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How I’ve Redefined Success Since ‘Failing’ by Traditional Standards

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“Choose hope and anything is possible.” ~ Christopher Reeve

When I was a kid, I wanted to save the world. One day her mother found me crying in her bedroom. She asked what was wrong, so I said, “I haven’t done anything yet!” I couldn’t wait to grow up so I could make a difference.

When I was 14, I joined a youth group that helped adults with disabilities. We hosted dances and ran buddy programs. I helped out on a project with a state agency and was saddened by the situation of the residents. I was planning to work for a state agency.

As a high school senior, I was voted most likely to succeed. Like many things in my life, it was unexpected. I wanted to find meaningful work that would help others.

In my first year at Ohio State, I fell head over heels in love and married the boy next door. A month after her wedding, when she had just turned 19, she started her first full-time job as an administrator at a group home for men with autism. I never graduated from college.

At 23, after my first child was born, I was formally diagnosed with depression, but my doctor wouldn’t tell me. Years later, I read the diagnosis in my medical record. I grew up in his 60s with negative stereotypes about mental illness. I didn’t understand it and thought depression meant being weak and ungrateful. did.

At our first high school reunion in ten years, I was a stay-at-home mom with three young children. A brochure for the event included a biography. In my case, I didn’t feel successful in the traditional way, so I wrote something a little defensive about the value of being a mother.

When I was 30, I experienced my first daily headache. I attempted a natural cure and refused all medications, including over-the-counter medications, but the headache progressed to a steady mild level. I have worked hard to teach reading and writing to residents with multiple disabilities. I thought I understood the challenge.

At 40, I went to a pain clinic in Ohio and received another diagnosis of depression. This time it made sense. The diagnosis still left me feeling vaguely ashamed and weak.

Which came first, the depression or the headache? Maybe the headache was the cause. An antidepressant was first diagnosed and it managed my depression. Until then…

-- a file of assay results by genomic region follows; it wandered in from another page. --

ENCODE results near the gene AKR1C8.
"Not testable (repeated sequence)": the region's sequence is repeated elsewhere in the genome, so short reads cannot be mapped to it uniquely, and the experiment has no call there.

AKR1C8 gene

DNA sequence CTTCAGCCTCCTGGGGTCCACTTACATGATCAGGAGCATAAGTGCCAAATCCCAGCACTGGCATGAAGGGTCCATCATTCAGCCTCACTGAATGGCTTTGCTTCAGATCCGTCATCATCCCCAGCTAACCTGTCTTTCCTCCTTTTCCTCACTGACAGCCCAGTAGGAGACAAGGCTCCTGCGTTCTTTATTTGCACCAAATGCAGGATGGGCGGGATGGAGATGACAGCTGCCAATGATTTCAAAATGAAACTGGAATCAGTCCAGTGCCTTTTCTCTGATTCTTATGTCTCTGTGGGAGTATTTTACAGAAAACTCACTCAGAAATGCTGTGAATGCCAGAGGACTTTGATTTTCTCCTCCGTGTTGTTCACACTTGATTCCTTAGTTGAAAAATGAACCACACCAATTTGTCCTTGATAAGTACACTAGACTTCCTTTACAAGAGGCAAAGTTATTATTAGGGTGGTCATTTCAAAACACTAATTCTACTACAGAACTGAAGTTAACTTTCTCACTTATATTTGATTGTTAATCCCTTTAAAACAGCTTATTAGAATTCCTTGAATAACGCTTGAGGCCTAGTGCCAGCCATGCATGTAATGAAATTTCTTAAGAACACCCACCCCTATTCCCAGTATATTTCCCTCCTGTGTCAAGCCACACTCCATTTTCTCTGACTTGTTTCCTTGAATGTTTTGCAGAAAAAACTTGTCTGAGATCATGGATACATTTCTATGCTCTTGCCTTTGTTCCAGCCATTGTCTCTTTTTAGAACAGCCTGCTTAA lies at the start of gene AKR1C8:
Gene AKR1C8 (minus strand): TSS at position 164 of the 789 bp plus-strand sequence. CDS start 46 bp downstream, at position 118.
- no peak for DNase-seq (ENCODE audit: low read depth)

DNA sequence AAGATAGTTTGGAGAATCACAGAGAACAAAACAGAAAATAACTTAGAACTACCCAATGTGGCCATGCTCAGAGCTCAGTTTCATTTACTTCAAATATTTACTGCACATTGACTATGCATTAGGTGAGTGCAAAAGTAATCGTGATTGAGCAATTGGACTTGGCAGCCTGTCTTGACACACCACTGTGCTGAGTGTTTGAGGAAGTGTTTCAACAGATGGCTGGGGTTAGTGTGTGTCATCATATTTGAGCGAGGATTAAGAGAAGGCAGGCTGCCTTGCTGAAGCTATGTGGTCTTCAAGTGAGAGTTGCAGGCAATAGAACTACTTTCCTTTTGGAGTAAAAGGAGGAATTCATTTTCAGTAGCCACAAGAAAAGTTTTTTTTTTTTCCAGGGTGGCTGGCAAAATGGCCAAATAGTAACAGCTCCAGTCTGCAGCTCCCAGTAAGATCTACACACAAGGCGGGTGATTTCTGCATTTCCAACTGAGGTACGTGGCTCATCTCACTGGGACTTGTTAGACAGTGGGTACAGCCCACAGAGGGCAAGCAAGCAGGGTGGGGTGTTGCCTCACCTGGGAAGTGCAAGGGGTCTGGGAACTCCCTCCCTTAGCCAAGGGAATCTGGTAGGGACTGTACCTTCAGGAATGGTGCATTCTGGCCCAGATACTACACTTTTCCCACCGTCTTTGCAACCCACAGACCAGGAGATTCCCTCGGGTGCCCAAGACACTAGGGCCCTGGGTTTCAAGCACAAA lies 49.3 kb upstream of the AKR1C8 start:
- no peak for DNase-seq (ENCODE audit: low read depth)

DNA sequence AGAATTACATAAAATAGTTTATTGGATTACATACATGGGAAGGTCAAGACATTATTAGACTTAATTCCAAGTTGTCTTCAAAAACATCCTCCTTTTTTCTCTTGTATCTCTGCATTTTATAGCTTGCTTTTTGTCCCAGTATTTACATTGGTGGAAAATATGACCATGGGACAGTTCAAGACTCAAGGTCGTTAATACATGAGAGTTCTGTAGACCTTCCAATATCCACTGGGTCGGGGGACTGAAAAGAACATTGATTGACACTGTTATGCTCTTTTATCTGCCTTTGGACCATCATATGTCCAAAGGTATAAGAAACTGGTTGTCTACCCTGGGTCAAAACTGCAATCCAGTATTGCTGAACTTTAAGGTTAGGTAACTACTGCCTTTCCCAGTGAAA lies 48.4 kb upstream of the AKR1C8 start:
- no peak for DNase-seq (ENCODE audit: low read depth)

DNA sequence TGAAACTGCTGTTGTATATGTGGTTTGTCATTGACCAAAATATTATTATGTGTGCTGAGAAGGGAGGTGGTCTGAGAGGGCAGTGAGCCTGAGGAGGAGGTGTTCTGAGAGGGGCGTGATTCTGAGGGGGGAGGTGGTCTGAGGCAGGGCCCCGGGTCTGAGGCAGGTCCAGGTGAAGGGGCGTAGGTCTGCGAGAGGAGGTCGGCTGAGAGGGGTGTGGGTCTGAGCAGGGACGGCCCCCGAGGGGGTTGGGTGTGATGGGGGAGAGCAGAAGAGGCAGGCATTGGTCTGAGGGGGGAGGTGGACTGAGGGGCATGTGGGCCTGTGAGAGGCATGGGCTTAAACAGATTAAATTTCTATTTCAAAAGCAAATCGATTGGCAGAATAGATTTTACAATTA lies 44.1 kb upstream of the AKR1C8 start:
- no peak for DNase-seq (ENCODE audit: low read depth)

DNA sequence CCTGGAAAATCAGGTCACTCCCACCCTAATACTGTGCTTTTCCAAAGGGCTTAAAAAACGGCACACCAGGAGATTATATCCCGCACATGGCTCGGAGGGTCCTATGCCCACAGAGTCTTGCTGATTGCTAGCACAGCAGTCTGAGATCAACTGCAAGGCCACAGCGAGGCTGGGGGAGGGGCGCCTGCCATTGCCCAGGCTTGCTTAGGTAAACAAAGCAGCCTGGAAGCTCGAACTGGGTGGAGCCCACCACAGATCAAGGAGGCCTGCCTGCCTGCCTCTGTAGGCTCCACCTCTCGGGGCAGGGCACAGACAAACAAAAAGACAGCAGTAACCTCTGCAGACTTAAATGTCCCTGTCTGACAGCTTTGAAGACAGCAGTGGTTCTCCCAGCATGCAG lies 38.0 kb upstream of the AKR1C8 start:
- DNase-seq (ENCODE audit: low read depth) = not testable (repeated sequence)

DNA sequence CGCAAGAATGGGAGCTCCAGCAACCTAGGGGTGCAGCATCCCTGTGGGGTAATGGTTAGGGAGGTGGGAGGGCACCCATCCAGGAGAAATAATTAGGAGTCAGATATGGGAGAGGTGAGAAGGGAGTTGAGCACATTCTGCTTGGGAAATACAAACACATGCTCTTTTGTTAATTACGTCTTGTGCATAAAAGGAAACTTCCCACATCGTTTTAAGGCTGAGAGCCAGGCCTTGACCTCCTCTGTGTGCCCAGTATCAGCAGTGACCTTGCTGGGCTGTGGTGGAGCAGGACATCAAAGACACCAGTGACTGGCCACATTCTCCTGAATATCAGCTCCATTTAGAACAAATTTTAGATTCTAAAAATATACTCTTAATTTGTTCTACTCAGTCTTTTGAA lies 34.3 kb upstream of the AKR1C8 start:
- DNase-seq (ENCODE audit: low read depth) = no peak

At age 42, I fell asleep while driving with my youngest daughter, Beth, in the passenger seat. She suffered a spinal cord injury that left her paralyzed from the chest down. I quit her job at her facility and became her 24/7 caregiver.

Beth was only 14 years old when she was injured. but, she Transported myself Because between the two of us she was emotionally stable. She focused on regaining her independence despite her quadriplegia. I let her make decisions about her own care and her future. Sometimes you need someone strong to pave the way.

Every day, every hour, every minute of our new life felt incredibly uncertain. Newfound guilt and anxiety merged with my old issues of chronic pain and depression. There was no light at the end of the No hope of light.

I kept a tight lid on my feelings. It was a challenge in itself. I didn’t want my loved ones to worry anymore. I also felt that if I gave in to my emotions, I would not be able to function. And I needed to help Beth. That was the most important thing.

I started counseling months after the car accident. In my first session, I thought I would find some peace. It wasn’t that simple. I felt like a failure and didn’t improve for a while, so I thought the counseling had failed too.

Weekly counseling and having my husband always by my side helped me. But it was Beth who taught her how to choose her wishes. I have seen her succeed after failing over and over again in her attempts to stand on her own.

Beth and I have shared unexpected adventures from small towns in Ohio to Harvard and around the world. She has had the most exciting life of anyone I know. She is also the happiest person I know because she finds joy in her ordinary life and that is her greatest success.

Since I was voted most likely to succeed in 1976, I’ve learned that success is much more than I originally thought. Kind of like being married to my best friend for 45 years. Raise 3 wonderful children. Do meaningful work and help others. Volunteering and mentoring. And learn to meditate to better manage chronic pain.

Today my depression is mostly managed by prescription, which also feels like a success of sorts. It’s part of who I am, knowing the fact that I’m not weak or ungrateful.There’s a bright light at the end of the tunnel.

Hope is an incredibly powerful thing. And if you never give up? hope wins.

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